Scout has been a popular free navigation app for iOS that includes turn-by-turn directions and crowdsourced traffic information. It also has reliable directions to restaurants, shops, gas stations and all the other destinations you may want.
Today, Scout was updated to include hands-free voice commands. Unlike Siri, where you have to hold down a button to start talking, Scout will listen to your commands without any type of physical input on your behalf. If Scout is running, you can say "Hey Scout" to get the app to pay attention, and then tell Scout where you want to go.
Sadly, the theory is better than the reality. When I asked "Where are the nearest restaurants?" Scout replied with a street address in Bullhead City, Ariz., hundreds of miles away from me. Asking for the nearest gas stations got me a list of Honda dealers, one in New Jersey. And so it went. I tried it in noisy and quiet environments, but seldom got a correct hit.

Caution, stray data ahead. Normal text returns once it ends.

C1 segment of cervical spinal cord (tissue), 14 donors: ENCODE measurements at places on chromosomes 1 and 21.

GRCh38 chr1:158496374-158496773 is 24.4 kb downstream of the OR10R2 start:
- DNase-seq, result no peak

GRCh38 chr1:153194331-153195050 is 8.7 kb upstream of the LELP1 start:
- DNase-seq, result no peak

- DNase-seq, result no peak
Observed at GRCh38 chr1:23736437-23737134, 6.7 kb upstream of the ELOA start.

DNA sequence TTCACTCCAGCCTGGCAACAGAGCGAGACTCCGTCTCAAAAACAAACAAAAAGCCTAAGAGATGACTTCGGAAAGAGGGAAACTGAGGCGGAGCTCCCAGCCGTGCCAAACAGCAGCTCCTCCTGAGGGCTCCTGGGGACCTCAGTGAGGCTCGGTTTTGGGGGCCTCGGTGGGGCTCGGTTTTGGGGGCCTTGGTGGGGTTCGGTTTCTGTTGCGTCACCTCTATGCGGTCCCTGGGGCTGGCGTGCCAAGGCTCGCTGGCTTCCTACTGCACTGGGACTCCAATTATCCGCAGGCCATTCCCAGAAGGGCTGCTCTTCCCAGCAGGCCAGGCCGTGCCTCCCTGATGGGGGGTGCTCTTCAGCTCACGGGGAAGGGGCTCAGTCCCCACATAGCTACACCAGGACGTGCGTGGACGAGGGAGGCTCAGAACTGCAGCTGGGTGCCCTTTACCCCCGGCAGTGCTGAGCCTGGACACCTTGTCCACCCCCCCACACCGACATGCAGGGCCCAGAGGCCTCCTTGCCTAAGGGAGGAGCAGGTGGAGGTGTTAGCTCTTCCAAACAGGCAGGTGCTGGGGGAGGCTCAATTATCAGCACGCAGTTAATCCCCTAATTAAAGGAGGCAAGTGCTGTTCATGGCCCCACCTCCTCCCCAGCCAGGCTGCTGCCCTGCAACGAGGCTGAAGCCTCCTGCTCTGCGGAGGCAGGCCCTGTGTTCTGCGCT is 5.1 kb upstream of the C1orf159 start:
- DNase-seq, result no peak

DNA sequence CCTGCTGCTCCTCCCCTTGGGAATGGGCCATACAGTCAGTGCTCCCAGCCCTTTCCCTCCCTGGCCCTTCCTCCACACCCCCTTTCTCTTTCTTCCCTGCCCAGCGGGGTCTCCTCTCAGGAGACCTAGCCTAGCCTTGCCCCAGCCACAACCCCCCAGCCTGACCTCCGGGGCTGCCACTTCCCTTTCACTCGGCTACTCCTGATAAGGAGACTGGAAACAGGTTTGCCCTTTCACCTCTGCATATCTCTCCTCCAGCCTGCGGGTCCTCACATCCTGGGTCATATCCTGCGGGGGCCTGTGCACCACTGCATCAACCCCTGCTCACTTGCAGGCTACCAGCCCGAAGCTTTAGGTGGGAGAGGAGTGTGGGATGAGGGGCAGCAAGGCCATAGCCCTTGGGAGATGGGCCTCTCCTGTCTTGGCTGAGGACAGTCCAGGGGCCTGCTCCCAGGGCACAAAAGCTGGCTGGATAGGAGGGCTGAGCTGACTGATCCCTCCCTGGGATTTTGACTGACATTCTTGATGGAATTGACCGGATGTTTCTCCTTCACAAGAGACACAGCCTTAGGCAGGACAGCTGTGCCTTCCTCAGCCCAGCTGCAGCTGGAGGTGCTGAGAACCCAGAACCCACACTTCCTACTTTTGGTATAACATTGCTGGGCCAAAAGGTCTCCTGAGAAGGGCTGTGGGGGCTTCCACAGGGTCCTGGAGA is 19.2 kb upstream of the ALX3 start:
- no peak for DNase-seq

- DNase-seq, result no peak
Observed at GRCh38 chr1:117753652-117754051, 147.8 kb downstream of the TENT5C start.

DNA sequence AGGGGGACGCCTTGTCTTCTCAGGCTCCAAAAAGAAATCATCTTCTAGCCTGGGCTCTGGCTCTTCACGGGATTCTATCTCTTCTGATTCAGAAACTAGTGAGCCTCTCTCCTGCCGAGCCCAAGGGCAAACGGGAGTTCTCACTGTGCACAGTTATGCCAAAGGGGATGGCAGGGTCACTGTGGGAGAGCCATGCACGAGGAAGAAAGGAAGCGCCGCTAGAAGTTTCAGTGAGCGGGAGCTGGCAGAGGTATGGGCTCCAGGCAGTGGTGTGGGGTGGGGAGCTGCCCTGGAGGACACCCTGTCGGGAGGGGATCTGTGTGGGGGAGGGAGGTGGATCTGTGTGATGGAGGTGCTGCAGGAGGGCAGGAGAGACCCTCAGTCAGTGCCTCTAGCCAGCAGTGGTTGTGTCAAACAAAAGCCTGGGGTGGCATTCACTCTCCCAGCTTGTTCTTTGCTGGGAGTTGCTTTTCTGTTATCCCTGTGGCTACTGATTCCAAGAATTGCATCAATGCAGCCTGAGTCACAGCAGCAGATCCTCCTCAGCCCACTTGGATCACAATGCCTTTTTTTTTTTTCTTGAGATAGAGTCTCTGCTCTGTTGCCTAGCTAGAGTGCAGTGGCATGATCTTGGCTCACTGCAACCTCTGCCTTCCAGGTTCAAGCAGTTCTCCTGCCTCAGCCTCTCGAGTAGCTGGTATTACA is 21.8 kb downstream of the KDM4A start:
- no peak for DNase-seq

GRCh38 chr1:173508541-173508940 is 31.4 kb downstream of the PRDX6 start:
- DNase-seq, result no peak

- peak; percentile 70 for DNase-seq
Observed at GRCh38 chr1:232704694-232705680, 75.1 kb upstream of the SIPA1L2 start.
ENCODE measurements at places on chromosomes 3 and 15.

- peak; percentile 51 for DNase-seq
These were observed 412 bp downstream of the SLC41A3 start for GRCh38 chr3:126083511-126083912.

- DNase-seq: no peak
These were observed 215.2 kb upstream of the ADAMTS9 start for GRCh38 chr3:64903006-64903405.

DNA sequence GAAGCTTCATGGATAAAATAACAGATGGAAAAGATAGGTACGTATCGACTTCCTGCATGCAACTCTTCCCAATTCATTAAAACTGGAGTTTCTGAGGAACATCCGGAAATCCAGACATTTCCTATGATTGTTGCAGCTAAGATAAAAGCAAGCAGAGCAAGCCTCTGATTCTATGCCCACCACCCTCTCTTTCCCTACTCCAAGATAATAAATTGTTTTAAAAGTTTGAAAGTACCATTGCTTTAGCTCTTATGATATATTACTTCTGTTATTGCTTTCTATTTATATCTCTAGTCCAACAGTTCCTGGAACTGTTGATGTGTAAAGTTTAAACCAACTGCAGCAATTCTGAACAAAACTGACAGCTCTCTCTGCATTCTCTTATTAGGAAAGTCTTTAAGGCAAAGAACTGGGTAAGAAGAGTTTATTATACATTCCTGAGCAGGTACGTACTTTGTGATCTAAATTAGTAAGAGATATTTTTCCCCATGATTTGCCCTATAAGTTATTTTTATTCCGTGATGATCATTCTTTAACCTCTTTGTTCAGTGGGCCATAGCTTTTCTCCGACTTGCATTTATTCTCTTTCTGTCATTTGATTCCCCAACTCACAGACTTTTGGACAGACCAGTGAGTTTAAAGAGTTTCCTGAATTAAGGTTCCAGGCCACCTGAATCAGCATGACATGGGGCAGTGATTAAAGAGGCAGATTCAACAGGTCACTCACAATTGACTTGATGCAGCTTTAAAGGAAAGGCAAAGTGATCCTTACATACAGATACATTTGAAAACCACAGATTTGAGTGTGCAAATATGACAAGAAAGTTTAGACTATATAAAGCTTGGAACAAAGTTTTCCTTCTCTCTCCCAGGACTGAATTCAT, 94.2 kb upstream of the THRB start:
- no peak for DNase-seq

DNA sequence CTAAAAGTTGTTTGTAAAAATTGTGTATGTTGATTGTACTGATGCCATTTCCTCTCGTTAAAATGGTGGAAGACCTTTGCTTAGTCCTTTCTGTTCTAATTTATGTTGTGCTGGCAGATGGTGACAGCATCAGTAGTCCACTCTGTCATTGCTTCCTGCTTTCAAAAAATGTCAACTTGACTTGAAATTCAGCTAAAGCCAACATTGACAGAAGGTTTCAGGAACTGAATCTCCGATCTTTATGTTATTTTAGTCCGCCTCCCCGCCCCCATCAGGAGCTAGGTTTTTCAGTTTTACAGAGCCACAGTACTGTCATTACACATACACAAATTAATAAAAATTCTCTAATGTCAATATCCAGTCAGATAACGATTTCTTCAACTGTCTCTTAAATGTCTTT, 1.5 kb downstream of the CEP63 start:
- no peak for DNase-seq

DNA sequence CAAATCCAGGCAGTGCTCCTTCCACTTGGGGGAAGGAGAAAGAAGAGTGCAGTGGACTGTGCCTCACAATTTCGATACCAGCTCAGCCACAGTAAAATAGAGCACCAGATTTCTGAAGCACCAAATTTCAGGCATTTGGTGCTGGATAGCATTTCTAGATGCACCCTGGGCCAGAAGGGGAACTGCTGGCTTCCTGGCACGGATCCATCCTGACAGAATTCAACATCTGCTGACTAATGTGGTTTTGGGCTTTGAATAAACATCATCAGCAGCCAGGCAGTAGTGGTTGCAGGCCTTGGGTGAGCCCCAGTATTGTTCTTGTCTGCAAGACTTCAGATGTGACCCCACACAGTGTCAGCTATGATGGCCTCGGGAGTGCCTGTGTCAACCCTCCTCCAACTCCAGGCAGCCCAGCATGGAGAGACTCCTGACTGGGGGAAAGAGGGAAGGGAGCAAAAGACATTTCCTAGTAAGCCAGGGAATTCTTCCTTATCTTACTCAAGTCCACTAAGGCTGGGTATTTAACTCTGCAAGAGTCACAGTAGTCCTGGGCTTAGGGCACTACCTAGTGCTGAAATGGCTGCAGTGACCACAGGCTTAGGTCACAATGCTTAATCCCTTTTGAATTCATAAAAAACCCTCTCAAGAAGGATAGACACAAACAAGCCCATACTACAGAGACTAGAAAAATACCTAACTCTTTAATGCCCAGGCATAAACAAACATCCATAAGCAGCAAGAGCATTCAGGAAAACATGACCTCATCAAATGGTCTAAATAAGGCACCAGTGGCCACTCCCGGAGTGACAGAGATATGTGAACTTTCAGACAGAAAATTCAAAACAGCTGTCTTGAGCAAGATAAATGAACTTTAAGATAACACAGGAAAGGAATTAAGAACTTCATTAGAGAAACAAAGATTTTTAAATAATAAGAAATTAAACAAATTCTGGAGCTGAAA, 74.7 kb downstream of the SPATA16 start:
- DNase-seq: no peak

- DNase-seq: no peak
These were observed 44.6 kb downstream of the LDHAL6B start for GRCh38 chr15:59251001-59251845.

The app works great when physically touching any of the points of interest icons, and gave reliable navigation, but the voice recognition misses almost every request. I like the idea of saying "Hey Scout" and never touching my phone to initiate a trip, but this new feature simply didn't work for me. Although Siri does require a button press, it almost always parses my phrases correctly. I should add that if your phone auto-locks, Scout becomes deaf so your requests won't be heard.
Scout does have a lot of features not included in the Apple Maps app. The app has destination sharing, and it lets you know what events are happening in your community. The Scout database is good and detailed, but voice response clearly needs work.
Scout requires iOS 6 or later, It's not a universal app, so it's best suited to the iPhone. The app is optimized for the iPhone 5. Scout does offer enhanced features either monthly or yearly as an in-app purchase, but most people will be able to get along just fine with the free version, unless they try talking to it.